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Treaties & agreement-making are nothing new

By Jamie Lowe

Australia is the only Commonwealth country without a Treaty with its First Nations peoples. But that doesn’t mean we haven’t developed treaties and agreements before. In fact, a Treaty between Australia and Papua New Guinea to protect the traditional activities of Torres Strait Islanders and coastal peoples of PNG has been in effect for more than 30 years. And treaty-like agreements operating under the Native Title Act 1993 have set out agreed terms for activities as diverse as fishing and hunting rights, land access, cultural protection and economic development opportunities. 

 

Many critics will try to position Treaty as a radical idea, but this is simply not true. When we frame the discussion around Treaty we need to remember that agreement-making with First Nations peoples is not a new phenomenon, not even in Australia.

 

The Torres Strait Treaty was signed in 1978. Along with defining the borders between Australia and Papua New Guinea, it also aims to protect the traditional ways of life for local people from nearby islands and allows for free movement (without passports or visas) between the two countries within a special Protected Zone. The Treaty recognises that the predominantly European concept of a ‘national border’ (at least in its modern form) is not always congruent with Indigenous ways of life, which might include a hunter-gatherer lifestyle or free movement across vast areas.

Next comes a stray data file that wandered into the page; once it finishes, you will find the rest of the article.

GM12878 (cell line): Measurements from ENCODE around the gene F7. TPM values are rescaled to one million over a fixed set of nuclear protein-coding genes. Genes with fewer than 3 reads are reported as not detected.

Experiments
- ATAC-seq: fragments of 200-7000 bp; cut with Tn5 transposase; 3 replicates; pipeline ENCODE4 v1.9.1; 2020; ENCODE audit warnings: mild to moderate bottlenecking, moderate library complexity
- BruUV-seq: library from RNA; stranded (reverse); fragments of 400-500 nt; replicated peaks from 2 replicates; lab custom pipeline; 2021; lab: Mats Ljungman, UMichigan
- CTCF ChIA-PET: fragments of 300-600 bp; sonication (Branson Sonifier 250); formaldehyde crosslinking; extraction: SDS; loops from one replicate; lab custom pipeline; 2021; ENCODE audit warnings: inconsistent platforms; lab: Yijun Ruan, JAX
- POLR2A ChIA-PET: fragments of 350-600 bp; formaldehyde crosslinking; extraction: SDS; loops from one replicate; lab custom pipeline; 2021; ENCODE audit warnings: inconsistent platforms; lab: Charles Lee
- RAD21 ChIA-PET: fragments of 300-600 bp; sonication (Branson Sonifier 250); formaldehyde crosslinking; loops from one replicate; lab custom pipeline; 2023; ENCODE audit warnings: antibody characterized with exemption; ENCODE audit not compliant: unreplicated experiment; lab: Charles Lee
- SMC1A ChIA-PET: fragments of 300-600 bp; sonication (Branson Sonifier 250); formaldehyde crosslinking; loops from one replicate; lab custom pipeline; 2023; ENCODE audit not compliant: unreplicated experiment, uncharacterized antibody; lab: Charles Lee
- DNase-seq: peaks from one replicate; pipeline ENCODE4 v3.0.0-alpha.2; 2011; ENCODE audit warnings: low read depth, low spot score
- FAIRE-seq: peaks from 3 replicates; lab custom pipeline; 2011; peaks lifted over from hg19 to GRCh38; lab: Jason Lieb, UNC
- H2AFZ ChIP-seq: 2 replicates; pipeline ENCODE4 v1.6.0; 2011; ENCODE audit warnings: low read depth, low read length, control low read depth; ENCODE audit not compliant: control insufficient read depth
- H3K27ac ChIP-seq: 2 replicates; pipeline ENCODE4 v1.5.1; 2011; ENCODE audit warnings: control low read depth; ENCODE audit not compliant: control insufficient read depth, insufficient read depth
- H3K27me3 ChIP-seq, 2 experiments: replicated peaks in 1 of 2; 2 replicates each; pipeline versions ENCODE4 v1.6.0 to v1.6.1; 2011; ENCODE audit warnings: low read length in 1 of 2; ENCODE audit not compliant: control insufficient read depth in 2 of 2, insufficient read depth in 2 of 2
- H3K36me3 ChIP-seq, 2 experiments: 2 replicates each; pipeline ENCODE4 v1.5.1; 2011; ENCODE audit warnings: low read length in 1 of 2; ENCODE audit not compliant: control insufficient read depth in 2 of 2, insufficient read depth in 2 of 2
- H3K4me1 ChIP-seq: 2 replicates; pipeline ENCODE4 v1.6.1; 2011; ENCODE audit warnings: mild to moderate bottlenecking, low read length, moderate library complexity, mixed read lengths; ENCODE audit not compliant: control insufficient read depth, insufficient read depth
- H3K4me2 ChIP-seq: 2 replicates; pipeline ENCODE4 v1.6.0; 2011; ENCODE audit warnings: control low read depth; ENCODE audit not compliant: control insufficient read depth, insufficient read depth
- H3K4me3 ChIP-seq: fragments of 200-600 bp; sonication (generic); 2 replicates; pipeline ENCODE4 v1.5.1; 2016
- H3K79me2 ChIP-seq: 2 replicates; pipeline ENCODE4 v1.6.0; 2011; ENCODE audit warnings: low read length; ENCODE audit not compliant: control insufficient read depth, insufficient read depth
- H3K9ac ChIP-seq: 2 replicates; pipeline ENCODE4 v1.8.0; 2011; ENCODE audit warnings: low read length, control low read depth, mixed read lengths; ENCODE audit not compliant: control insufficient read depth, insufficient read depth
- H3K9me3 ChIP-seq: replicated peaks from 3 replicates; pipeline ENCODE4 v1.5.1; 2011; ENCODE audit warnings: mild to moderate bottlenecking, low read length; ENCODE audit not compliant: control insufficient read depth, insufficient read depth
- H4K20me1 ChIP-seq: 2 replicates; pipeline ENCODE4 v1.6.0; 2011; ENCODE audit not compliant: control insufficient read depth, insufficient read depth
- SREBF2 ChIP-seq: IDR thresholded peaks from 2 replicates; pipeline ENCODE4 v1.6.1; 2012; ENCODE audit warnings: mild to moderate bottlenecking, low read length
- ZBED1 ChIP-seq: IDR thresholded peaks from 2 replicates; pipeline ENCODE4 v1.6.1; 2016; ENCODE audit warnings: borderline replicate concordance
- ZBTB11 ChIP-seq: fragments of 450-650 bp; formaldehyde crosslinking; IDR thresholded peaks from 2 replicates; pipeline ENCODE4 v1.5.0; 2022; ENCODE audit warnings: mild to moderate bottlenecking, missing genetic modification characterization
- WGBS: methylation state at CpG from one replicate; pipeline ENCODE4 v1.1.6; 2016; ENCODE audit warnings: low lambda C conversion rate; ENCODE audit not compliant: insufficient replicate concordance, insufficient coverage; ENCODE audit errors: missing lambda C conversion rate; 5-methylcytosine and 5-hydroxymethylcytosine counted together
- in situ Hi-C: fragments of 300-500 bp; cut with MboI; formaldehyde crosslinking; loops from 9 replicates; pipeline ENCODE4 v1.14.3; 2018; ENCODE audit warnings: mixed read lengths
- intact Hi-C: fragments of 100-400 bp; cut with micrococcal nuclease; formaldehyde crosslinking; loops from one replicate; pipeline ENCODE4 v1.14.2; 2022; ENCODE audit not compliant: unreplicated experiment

The South West Native Title Settlement, signed by the Noongar peoples of Western Australian and the WA Government in 2015 was another watershed moment for agreement-making in Australia. The $1.3 billion Noongar native title settlement is the largest in Australian history and some have even called it a Treaty in its own right. The benefits include yearly instalments into a perpetual trust, joint management of national parks, access to certain crown land for traditional cultural activities, funding to develop a cultural centre, and large land areas to be used for development and cultural purposes. In addition, the settlement means the Noongar peoples are recognised through an Act of Parliament (the Noongar Recognition Act 2016). 

 

The Noongar settlement allows WA’s First Peoples to take control of their own futures and join in partnership with the state government to remain custodians of the land. Aboriginal and Torres Strait Islander peoples practice the oldest surviving cultures. Our cultures are strong, but it many ways they are also at risk. Agreements like the Noongar Settlement will hopefully revitalise and protect our culture for generations to come.  

 

We need more First Nations agreements. We need a Treaty. 

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